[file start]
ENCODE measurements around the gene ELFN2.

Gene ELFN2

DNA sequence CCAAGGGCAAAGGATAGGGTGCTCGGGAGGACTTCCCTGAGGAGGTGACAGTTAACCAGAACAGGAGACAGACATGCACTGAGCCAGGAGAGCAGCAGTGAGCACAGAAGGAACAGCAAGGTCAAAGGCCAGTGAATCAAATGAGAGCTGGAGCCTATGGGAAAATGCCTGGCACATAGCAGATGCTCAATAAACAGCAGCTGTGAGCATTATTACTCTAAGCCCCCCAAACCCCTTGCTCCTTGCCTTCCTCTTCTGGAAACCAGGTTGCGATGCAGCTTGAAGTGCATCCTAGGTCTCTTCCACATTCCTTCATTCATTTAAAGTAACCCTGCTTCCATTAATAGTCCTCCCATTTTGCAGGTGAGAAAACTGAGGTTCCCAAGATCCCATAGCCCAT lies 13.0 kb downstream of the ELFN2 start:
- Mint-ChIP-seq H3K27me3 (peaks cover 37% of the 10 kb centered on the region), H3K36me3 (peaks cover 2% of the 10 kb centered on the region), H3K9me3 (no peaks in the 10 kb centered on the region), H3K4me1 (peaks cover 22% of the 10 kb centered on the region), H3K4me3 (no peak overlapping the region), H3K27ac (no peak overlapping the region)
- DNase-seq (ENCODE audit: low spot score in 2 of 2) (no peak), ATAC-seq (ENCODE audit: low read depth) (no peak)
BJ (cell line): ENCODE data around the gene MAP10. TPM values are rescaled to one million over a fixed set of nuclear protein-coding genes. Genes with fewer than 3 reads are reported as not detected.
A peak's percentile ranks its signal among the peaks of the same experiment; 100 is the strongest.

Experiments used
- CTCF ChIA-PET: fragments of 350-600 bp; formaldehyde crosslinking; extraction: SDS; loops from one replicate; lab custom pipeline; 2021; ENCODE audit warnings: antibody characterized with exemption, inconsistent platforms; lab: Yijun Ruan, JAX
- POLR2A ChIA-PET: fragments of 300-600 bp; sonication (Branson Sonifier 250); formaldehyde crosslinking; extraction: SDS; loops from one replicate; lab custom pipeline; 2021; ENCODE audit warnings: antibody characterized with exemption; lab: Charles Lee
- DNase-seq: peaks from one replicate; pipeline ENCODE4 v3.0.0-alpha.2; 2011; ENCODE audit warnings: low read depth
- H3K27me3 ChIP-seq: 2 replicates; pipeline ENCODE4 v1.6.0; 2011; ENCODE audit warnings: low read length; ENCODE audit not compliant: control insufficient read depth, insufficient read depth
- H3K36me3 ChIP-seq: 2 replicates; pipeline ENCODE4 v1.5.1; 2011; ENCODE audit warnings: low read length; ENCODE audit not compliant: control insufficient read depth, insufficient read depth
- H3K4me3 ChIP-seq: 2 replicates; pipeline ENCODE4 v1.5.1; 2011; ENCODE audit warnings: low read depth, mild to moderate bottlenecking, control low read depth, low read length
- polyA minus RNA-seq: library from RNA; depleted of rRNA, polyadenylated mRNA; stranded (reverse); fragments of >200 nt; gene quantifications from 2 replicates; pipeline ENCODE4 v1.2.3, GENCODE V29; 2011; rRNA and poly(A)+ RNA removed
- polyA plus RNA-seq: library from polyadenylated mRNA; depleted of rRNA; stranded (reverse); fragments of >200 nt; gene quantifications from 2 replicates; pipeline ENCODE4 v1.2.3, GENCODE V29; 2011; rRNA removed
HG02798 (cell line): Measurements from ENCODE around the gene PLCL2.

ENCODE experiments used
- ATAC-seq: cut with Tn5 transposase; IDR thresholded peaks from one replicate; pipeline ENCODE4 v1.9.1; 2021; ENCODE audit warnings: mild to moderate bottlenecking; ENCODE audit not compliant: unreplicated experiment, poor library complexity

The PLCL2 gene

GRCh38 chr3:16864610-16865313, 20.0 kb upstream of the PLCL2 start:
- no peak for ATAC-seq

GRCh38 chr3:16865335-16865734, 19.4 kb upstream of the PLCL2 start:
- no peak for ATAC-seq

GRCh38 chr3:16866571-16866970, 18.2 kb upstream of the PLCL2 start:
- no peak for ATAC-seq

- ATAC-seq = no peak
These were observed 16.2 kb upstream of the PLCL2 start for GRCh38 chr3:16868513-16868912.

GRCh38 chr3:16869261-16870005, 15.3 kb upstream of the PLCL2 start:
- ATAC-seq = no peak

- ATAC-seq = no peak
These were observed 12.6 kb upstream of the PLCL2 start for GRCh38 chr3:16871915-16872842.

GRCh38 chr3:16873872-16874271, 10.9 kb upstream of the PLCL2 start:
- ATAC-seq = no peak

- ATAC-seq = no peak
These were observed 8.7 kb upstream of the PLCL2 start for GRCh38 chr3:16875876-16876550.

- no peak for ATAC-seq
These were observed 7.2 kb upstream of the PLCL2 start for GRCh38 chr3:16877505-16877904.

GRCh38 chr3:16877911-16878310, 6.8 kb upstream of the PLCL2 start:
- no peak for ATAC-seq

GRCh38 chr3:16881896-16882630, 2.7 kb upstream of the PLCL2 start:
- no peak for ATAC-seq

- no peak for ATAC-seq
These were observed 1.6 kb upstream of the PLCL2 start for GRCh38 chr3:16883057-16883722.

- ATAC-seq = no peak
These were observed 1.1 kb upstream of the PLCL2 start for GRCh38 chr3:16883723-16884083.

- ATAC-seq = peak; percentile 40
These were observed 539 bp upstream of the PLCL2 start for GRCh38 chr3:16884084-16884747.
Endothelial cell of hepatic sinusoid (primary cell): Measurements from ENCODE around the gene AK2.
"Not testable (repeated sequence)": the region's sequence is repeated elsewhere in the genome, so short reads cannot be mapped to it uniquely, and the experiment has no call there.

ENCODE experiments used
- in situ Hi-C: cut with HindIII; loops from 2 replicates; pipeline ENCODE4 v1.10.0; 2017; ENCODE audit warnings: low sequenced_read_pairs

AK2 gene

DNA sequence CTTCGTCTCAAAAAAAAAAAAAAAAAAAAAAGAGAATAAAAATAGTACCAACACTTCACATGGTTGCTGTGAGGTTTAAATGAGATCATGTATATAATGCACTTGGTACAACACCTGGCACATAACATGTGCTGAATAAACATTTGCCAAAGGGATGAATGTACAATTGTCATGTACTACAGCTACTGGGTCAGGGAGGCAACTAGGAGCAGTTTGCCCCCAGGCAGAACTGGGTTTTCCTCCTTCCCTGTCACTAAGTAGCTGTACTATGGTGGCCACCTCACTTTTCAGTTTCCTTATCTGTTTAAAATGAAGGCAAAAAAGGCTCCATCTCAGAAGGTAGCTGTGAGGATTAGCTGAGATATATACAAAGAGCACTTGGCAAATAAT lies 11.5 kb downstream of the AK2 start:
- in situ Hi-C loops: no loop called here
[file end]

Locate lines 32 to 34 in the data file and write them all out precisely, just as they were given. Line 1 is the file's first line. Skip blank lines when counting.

These were observed 12.6 kb upstream of the PLCL2 start for GRCh38 chr3:16871915-16872842.

GRCh38 chr3:16873872-16874271, 10.9 kb upstream of the PLCL2 start:
- ATAC-seq = no peak